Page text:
Almost all the articles I’ve read about BEAM say something like:

“At the end of BEAM's mission, it will be removed from the ISS and burn up during reentry”

Source: Wikipedia.

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But I can’t find any information on how BEAM will get from the ISS to atmospheric entry. It seems odd that NASA would attach a module with a limited mission life to the ISS with no firm plan as to how to dispose of it.

What is NASA's plan to remove and dispose of BEAM?

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    $\begingroup$ Won't it simply be dragged by the atmosphere and burn up in 25 years or so? I don't know of any plans of how to deorbit the ISS itself, I suppose just leaving it in its orbit without any boosts will take care of it. $\endgroup$
    – LocalFluff
    Commented Apr 1, 2015 at 10:05
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    $\begingroup$ @LocalFluff that would leave BEAM in a very similar orbit to the ISS for several months, probably something NASA would like to avoid. I suppose they could time the release of BEAM just before a reboost to put some distance between BEAM and the ISS, but I still can't find any definite statement on their plans. $\endgroup$ Commented Apr 1, 2015 at 10:10
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    $\begingroup$ I can't find a site that explicitly says so, but I suspect the jettison will occur when the Station is at minimum altitude, just prior to ISS reboost. That should send the BEAM on its merry way to reentry in less than 25 years, which is the standard disposal scheme for vehicles in LEO. $\endgroup$ Commented Apr 1, 2015 at 10:19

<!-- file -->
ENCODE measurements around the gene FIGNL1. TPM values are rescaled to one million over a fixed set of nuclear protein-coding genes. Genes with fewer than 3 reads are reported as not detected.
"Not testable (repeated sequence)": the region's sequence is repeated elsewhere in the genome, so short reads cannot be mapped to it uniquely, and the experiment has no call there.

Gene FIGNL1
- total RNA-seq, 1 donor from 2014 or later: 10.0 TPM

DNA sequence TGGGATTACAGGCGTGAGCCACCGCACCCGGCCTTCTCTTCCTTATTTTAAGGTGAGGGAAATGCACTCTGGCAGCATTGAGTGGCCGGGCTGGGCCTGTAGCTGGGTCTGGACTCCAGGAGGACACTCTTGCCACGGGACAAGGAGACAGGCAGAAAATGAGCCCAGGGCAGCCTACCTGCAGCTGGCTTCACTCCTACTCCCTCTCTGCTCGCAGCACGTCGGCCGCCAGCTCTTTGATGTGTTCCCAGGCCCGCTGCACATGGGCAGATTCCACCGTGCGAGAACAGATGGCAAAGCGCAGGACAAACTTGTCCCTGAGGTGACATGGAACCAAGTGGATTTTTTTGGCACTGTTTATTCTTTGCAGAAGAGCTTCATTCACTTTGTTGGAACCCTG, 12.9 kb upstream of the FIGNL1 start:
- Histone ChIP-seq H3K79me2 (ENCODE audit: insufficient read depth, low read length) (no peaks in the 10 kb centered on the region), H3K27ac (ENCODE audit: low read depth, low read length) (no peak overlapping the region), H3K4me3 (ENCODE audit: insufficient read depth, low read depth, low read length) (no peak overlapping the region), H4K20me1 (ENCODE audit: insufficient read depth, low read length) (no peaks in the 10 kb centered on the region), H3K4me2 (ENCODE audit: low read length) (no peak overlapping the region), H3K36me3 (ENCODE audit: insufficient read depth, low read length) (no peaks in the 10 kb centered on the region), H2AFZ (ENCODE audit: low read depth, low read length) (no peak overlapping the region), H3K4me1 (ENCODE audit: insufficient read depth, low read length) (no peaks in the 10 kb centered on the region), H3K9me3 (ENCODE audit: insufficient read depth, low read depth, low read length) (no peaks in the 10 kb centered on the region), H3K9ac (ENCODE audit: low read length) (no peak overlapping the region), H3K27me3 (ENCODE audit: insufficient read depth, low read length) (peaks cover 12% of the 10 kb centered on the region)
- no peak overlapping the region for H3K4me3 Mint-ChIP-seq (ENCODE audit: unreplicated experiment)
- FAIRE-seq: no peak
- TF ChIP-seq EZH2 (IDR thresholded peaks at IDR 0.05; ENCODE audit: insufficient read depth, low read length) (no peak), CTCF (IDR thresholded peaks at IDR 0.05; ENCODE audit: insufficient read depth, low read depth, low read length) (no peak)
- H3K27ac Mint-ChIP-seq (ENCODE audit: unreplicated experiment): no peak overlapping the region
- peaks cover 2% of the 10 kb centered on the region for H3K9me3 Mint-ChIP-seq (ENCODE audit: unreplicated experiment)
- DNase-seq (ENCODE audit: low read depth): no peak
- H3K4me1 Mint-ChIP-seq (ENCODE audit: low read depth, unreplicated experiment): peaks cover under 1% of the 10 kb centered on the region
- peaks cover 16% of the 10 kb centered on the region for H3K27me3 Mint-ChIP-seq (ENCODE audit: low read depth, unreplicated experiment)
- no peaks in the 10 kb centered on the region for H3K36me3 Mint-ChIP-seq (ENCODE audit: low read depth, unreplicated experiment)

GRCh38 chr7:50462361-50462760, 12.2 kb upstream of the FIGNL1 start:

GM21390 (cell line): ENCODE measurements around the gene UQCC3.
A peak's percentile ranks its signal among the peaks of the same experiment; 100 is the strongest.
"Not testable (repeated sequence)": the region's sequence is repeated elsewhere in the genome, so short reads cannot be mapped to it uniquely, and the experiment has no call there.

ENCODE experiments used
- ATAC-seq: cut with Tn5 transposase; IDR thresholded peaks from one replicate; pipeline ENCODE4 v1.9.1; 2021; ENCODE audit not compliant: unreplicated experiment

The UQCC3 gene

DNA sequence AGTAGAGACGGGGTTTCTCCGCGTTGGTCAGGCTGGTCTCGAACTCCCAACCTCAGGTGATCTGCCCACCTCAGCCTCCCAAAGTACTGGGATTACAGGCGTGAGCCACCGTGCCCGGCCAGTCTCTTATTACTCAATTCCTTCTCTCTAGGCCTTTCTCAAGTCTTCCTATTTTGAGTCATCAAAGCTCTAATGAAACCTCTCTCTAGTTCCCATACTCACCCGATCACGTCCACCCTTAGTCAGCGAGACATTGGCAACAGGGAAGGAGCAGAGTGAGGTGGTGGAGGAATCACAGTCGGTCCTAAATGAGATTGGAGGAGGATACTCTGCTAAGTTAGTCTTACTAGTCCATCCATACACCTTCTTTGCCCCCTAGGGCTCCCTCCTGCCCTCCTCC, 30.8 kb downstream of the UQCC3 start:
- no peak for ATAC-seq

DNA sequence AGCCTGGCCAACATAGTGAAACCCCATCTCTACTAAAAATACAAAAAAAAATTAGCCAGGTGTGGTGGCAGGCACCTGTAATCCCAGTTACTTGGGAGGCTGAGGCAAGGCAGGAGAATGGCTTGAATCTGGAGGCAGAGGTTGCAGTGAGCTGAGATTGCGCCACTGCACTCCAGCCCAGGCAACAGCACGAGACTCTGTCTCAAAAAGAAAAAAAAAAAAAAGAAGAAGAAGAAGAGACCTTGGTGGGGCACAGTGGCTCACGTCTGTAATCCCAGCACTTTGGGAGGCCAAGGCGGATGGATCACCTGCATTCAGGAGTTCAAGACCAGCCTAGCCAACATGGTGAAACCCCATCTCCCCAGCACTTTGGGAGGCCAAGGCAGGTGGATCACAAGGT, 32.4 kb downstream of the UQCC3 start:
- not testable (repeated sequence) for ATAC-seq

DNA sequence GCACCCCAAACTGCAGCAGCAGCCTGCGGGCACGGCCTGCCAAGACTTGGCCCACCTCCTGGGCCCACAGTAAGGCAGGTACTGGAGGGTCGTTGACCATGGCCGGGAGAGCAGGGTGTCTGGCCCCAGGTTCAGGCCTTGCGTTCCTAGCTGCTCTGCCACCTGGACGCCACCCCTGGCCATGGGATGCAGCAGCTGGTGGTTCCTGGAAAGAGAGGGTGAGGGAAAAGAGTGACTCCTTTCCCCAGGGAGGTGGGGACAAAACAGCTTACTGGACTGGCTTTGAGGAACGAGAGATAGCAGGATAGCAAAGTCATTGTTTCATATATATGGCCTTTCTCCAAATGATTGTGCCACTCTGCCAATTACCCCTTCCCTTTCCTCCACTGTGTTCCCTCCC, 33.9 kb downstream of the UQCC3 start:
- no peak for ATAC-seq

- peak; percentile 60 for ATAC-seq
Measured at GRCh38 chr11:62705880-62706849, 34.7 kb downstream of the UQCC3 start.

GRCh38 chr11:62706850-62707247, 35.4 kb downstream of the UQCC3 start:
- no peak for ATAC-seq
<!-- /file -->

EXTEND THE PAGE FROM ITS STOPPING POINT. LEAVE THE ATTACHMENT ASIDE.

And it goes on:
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    $\begingroup$ I think the ISS would deorbit in only a few years if left to it's own devices, BTW. Something with such a low density will deorbit rather quickly, I would think. $\endgroup$
    – PearsonArtPhoto
    Commented Apr 1, 2015 at 12:04
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    $\begingroup$ Could see how the CanadArm's pitching is doing for the 2020+ season? $\endgroup$
    – geoffc
    Commented Apr 1, 2015 at 17:25

1 Answer 1


Upon being released from the ISS, its orbit will decay and it will reenter by itself in about one year. Its ballistic coefficient (mass divided by cross-sectional area, or colloquially a measure of how "fluffy" an object is) is about 1360 kg / (4 m $ \times $ 3.2 m) $\approx$ 100 kg / m$^2$ - actually rather denser than I'd imagined, for an inflatable structure, and comparable to that of the ISS itself.

Orbital lifetime for an object with ballistic coefficient around 100 kg/m$^2$ released from ISS altitude (approx 400 km) is in the range of 9 to 18 months, depending on solar activity.


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